Chang'an Suzuki Automobile Co, the Sino-Japanese mini car joint venture, announced yesterday it will recall 157,480 Alto cars due to potential fuel pipe problems.
The recall represents the biggest of its kind in China in terms of the number of affected vehicles.
The move comes as China will officially carry out vehicle recall regulations on October 1.
The regulations were issued on March 15.
The affected Alto cars, equipped with electric-injection engines, were produced from September 4, 1999 to March 26, 2004, said Chang'an Suzuki Automobile Co based in Southwest China's Chongqing Municipality.
Fuel pipes in the Alto cars will possibly be abraded under strong vibration, the company said.
"Any owners of the affected Alto cars can check and repair their vehicles free of charge at Chang'an Suzuki's service stations between September 9, 2004 and March 31, 2005," the company said.
The company, jointly held by the Shenzhen-listed Chang'an Automobile Co, and Japan's Suzuki Motor and Sojitz Corp, has applied its recall plan to China's General Administration of Quality Supervision, Inspection and Quarantine.
No problems have been reported in the market so far, the company said.
Chang'an Suzuki is the third car maker in China recalling faulty vehicles since the auto recall regulations were issued.
FAW Car Co, the Shenzhen-listed arm of First Automotive Works Corp - one of China's biggest automakers - recalled some 30,000 Mazda6 sedans in June.
Guangzhou Honda, the joint venture between Honda Motor and Guangzhou Automobile Group, also recalled more than 70,000 Accord sedans in June.
Last week, Mitsubishi Fuso Truck and Bus Corp recalled 7,802 medium and heavy-duty trucks exported to China.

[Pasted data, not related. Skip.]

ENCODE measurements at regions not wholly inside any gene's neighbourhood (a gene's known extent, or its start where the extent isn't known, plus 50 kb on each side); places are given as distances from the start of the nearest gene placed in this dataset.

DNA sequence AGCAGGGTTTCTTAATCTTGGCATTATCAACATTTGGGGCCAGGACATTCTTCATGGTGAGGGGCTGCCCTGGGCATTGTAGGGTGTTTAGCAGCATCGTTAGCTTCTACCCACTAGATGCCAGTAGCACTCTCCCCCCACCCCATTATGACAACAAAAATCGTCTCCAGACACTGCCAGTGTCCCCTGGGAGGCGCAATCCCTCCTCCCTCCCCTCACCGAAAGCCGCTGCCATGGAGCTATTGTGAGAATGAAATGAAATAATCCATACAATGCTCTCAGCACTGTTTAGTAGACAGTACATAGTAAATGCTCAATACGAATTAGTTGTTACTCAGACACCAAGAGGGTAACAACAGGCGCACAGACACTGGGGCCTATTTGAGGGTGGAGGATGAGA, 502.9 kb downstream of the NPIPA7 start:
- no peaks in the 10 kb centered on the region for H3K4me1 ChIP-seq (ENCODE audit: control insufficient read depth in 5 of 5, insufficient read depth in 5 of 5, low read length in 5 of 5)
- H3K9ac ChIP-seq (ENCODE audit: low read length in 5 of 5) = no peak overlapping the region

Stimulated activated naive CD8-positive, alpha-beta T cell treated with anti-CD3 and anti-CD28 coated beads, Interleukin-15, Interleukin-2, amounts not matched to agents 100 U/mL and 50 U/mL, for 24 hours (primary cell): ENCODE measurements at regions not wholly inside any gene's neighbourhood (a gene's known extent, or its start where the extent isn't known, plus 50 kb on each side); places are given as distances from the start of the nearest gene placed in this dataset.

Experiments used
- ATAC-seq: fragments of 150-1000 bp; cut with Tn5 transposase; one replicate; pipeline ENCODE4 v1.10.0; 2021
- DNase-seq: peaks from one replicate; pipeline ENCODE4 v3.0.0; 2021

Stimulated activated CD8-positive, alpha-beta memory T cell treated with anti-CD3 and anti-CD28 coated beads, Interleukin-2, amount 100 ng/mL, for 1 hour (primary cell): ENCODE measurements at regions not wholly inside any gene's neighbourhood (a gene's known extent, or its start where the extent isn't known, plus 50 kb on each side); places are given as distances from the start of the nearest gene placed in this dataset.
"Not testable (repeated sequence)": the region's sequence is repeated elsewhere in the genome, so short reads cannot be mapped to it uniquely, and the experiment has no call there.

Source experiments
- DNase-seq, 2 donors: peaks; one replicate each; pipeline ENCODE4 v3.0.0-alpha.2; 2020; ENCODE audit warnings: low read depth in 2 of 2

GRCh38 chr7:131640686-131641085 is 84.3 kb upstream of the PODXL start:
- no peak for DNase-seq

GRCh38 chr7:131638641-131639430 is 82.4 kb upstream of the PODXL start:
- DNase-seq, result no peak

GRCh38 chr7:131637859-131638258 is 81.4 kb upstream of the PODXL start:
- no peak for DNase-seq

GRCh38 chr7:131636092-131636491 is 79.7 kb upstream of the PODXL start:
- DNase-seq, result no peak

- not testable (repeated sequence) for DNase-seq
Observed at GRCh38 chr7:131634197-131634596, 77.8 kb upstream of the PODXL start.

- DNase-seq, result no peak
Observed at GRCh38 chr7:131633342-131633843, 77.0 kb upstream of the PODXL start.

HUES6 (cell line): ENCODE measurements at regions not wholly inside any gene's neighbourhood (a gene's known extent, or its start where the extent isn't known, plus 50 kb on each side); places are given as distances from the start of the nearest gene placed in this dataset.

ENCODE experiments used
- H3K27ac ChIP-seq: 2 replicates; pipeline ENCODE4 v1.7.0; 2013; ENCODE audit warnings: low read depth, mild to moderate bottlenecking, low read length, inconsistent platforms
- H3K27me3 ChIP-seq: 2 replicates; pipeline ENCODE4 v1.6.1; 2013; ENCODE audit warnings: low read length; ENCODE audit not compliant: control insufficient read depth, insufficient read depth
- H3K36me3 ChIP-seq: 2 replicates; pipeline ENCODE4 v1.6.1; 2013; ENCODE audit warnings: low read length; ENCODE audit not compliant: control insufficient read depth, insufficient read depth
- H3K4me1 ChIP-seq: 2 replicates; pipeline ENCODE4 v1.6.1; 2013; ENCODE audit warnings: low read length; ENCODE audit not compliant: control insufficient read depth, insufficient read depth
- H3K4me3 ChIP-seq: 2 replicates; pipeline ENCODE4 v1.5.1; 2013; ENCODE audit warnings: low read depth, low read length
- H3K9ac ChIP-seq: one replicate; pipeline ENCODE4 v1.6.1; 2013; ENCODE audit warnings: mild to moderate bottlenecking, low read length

Toyota Motor Corp recalled 2,339 Land Cruiser Prado sports utility vehicles in China at the end of last month.
Toyota also recalled 1,489 Lexus sedans in China in July.
Automobile recalls are new to customers and manufacturers in China, although it is a common practice in developed markets.
In the past, many manufacturers shunned recalls of their faulty vehicles as a result of the lack of concerning regulations.
However, analysts say automobile recalls will take place in China more frequently with the rapid growth of vehicle sales.
Automakers in China will face mounting pressures from recalls, which can prove costly, and should be prepared for the upcoming regulations.
Vehicle demand in China is forecasted to increase to 10 million units by 2010 from some 4.5 million units last year.
During the first seven months of this year, sales of China-made vehicles grew by 21 percent year-on-year to 2.9 million units.
Chang'an Suzuki, which also produced the Lingyang compact sedan, will have an annual production capacity of 200,000 cars by the end of this year.
The company, in which Chang'an Automobile controls a 51 percent stake, will introduce at least one new model every year within the next three years.
It has produced more than 400,000 vehicles since starting operations 10 years ago.
(China Daily September 9, 2004)